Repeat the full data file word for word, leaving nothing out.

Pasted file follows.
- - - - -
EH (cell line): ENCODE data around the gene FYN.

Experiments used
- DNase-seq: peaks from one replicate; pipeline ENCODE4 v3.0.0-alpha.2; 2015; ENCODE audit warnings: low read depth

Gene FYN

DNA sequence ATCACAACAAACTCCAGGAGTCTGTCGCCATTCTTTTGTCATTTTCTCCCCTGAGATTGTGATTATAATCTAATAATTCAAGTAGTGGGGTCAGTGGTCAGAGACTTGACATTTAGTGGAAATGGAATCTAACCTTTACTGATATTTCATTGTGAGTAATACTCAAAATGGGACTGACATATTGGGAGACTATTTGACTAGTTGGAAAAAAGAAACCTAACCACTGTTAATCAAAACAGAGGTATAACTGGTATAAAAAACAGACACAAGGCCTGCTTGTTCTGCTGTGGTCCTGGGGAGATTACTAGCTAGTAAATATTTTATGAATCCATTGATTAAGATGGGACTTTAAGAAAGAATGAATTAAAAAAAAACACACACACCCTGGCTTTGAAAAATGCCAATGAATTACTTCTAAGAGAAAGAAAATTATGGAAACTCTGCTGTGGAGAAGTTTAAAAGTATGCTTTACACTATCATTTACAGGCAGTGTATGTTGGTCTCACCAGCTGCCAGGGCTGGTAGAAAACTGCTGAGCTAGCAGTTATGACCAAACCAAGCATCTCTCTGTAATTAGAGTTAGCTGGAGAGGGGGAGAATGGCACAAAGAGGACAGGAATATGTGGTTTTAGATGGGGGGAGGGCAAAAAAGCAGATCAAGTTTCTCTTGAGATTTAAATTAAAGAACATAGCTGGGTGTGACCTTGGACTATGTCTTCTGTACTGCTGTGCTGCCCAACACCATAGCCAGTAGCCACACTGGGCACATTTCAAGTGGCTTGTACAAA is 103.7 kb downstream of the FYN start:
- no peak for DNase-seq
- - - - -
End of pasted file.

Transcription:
EH (cell line): ENCODE data around the gene FYN.

Experiments used
- DNase-seq: peaks from one replicate; pipeline ENCODE4 v3.0.0-alpha.2; 2015; ENCODE audit warnings: low read depth

Gene FYN

DNA sequence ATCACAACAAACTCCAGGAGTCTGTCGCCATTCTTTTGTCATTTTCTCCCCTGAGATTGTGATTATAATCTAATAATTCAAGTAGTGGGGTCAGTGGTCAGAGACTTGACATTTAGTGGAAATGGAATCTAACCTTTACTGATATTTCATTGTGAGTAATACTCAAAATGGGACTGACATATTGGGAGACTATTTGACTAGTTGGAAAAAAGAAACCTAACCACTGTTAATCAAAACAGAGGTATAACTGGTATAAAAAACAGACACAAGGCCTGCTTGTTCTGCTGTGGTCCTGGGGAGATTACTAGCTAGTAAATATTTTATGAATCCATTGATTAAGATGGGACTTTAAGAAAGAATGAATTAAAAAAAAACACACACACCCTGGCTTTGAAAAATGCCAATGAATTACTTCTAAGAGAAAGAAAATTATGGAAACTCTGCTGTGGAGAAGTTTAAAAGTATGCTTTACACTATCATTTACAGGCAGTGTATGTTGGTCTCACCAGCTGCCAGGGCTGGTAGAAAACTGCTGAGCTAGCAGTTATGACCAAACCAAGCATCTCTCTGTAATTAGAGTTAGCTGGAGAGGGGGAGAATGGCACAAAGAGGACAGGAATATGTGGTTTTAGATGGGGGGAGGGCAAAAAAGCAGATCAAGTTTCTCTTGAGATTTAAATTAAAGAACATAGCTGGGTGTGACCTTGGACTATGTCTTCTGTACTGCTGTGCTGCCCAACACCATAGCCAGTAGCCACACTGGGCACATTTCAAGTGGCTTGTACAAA is 103.7 kb downstream of the FYN start:
- no peak for DNase-seq